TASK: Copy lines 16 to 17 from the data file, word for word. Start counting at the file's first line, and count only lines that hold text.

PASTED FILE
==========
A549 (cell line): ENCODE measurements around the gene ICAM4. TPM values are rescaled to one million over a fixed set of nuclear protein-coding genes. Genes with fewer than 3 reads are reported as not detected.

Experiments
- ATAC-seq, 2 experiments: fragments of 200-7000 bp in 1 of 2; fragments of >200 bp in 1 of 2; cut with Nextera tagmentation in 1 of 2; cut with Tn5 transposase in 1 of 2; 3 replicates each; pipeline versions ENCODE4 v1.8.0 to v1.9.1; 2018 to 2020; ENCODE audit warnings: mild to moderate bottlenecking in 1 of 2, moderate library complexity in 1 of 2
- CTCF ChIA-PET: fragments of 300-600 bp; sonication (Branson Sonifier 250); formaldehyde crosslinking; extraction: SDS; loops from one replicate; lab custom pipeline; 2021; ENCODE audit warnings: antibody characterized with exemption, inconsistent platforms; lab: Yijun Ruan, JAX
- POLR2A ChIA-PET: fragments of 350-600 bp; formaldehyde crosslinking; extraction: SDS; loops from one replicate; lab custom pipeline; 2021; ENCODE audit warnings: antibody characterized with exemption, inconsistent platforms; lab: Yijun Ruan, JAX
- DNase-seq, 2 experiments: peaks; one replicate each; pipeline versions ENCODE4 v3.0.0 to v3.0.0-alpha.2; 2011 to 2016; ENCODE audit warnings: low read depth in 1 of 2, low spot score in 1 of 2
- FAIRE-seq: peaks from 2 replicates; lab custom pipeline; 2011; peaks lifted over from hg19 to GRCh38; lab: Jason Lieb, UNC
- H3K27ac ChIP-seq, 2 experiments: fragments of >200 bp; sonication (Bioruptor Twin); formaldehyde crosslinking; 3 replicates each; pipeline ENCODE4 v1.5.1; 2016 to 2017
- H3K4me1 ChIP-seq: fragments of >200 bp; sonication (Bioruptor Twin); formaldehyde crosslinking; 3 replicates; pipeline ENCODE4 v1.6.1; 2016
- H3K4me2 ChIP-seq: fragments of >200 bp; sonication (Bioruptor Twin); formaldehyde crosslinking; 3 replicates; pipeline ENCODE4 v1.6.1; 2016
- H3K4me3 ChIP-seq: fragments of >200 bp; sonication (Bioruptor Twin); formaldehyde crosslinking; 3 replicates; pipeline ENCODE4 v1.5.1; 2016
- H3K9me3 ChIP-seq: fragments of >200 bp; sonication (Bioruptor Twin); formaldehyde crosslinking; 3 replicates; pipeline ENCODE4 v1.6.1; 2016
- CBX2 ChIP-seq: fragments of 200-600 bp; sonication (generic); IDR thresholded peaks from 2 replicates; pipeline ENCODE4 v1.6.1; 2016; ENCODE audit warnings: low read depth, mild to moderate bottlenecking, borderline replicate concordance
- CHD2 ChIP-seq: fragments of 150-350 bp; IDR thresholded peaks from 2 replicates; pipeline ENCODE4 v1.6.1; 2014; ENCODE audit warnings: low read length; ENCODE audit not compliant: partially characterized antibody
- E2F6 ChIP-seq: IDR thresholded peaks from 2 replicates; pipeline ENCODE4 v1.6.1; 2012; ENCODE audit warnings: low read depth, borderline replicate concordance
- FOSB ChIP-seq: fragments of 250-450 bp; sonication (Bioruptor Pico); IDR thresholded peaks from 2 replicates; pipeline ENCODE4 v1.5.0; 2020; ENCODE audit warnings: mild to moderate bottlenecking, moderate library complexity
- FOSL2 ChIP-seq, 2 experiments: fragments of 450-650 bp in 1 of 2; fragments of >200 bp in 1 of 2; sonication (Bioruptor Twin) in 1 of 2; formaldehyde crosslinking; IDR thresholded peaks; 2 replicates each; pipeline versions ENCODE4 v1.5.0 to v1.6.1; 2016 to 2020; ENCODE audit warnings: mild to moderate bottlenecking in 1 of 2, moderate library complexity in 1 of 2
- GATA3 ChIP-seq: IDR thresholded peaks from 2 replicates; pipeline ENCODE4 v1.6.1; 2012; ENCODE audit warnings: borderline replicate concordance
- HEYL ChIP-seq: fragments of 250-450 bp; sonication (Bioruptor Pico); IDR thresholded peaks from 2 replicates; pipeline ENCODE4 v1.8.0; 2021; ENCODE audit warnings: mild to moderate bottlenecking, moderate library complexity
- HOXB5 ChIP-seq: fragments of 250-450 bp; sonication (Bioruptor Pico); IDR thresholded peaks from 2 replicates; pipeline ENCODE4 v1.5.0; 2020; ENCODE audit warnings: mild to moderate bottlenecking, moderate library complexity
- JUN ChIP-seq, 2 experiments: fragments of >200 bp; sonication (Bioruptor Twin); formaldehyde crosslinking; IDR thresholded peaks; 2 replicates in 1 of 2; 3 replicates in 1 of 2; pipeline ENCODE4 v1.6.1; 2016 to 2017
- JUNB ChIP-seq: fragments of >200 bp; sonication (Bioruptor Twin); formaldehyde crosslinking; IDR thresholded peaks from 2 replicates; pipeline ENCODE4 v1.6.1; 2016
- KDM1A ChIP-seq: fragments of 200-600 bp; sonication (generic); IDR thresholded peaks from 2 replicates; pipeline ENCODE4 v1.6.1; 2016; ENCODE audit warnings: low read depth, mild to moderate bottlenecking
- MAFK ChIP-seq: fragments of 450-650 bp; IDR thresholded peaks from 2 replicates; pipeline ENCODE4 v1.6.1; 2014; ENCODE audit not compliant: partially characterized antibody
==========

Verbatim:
- FOSB ChIP-seq: fragments of 250-450 bp; sonication (Bioruptor Pico); IDR thresholded peaks from 2 replicates; pipeline ENCODE4 v1.5.0; 2020; ENCODE audit warnings: mild to moderate bottlenecking, moderate library complexity
- FOSL2 ChIP-seq, 2 experiments: fragments of 450-650 bp in 1 of 2; fragments of >200 bp in 1 of 2; sonication (Bioruptor Twin) in 1 of 2; formaldehyde crosslinking; IDR thresholded peaks; 2 replicates each; pipeline versions ENCODE4 v1.5.0 to v1.6.1; 2016 to 2020; ENCODE audit warnings: mild to moderate bottlenecking in 1 of 2, moderate library complexity in 1 of 2